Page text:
My mission in writing this is to entertain adults and inspire young adults. Teenagers inspire the heck out of me, which is why I’ve been a high school teacher for so long. I wanted characters who transform themselves to overcome obstacles, which is what I watch them do, every day!
The author works with high school students because young adults inspire him. As such, he wanted to write about teenagers transforming themselves to overcome obstacles, which is what he watches them do every day. This book's mission is to entertain adults while inspiring teens. The result is "Chasing Prophecy," a story about love, loss, redemption, and monsters.
Boo Radley is the author's all-time favorite literary character, which is how the Seattle-area legend of Bigfoot entered "Chasing Prophecy".
Moser has a B.A. in English and a M.Ed. in Secondary English Education. The author lives in Seattle with his beautiful wife and lively eight year old son. When he's not reading and writing, or talking about reading and writing, he's watching too much television and snacking on frozen treats from Trader Joe's. Man, those things are good!
When did you start writing?
The first story I wrote was in 2nd grade. It was called “The Vampire in that Room with the Furnace in It”. My little sister, Kathy, who’d been stealing my Halloween candy, enters the furnace room. A scary voice said, and this is the one line I actually remember and who knows where I stole it from: “Who dares defile my sleep?” Then a vampire I drew on the cover, who looked just like Count Chocula, drank Kathy’s blood and the rest of the family lived happily ever after.
Growing up, my mom would drive us around in a lime green Pontiac station wagon with a broken radio. On long car trips, my siblings would ask me to make up stories to entertain them. I’d look around and just start talking. “The dead guy’s dead body was found in the K-Mart parking lot. He was for-sure dead because he was bloody and not breathing. Maybe the vampire who lives in our furnace room got him. Maybe this dead guy stole his big brother’s Halloween candy. Any questions so far from the back seat?” Another story started something like “Once upon a time, a mom pulled over and stopped at Denny’s so her kids could have 99 cent grand slams.”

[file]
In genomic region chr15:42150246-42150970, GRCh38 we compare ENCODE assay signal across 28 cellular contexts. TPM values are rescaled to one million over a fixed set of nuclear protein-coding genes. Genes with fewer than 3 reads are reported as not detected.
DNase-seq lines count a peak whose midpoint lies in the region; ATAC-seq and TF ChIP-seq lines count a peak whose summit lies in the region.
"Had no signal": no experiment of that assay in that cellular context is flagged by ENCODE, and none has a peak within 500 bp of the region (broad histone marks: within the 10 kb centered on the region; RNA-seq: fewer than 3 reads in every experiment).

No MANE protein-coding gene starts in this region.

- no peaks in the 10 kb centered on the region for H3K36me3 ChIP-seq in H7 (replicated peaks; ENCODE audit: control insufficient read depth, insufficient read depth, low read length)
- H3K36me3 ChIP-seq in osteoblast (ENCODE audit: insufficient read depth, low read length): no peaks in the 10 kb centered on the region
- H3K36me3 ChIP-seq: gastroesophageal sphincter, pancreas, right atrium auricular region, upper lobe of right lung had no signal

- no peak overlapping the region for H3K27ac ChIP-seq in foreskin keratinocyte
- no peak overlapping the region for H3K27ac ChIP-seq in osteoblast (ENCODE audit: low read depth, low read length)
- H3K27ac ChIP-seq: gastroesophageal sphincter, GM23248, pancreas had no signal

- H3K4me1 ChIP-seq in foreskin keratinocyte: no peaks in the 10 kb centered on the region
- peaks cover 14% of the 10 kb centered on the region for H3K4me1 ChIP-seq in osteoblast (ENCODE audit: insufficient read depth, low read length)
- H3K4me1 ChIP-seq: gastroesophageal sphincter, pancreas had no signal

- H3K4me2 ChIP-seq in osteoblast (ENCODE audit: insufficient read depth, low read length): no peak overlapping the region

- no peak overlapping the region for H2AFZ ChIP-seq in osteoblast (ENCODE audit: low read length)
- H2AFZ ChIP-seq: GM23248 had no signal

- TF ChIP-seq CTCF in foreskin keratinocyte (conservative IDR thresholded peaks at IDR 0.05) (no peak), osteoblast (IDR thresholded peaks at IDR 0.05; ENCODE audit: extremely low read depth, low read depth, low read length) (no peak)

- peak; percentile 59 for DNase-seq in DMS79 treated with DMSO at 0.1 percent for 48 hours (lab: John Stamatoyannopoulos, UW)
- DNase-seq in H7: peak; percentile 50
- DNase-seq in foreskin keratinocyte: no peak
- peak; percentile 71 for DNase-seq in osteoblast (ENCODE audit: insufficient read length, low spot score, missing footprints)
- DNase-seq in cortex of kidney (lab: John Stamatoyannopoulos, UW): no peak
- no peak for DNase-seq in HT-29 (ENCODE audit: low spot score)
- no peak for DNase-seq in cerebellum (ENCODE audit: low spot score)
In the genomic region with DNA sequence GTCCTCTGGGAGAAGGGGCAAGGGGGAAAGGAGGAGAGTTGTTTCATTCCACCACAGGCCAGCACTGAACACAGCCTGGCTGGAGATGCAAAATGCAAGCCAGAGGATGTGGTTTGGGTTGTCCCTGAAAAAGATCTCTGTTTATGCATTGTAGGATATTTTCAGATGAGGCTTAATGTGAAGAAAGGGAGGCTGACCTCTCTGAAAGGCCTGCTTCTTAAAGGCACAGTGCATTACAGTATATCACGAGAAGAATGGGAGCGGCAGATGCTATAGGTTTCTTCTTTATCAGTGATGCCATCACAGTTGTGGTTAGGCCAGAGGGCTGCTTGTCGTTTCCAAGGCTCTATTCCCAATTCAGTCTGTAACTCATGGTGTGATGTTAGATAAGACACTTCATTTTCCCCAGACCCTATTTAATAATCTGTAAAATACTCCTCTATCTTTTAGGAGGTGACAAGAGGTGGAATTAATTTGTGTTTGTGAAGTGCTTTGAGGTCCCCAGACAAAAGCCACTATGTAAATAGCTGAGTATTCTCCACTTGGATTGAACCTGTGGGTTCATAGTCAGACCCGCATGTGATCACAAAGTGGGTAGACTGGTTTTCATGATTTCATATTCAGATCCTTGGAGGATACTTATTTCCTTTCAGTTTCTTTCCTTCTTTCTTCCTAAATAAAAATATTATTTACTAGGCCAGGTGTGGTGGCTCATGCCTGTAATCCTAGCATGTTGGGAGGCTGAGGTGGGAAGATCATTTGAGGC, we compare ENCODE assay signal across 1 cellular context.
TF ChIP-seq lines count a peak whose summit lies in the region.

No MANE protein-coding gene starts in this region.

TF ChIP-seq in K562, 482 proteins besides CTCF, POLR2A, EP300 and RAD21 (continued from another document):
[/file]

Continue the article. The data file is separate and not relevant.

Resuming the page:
What makes you want to write?
“Funny” is the word that has come up in every review, so far. I wish I could take credit. The truth is that there is something about being a teenager which just makes people plain smarter and funnier than adults. Maybe it’s because this is when we’re looking around really hard, thinking really hard about who we are, what we want to be, and what inspires us. Great humor is in the details, and no one notices the details more than teenagers.
The stuff people find funniest in the book is mostly just straight out of my journals. I like to write down some of the great things they say. I once asked my juniors to write an essay comparing an author to someone noteworthy. One student turned in a paper he called:
“Hemingway and my Noteworthy Uncle Thad--What a Couple of Drunks”
Later in that same school year, a student turned in something she called,
“Some articles who think Huck Finn is gay”
These might be the 8 funniest words ever written. It’s amazing how many things are communicated in those eight words. It’s a title that says “Mr. Moser, I am more bored by this assignment than any assignment anyone has ever given me. In the history of education, the boredom I’m feeling right now is unsurpassed at any time, on any continent. Please, next time you’re thinking about assigning something this boring, just don’t. Rather, pick up something heavy and hit me in the head. Please.”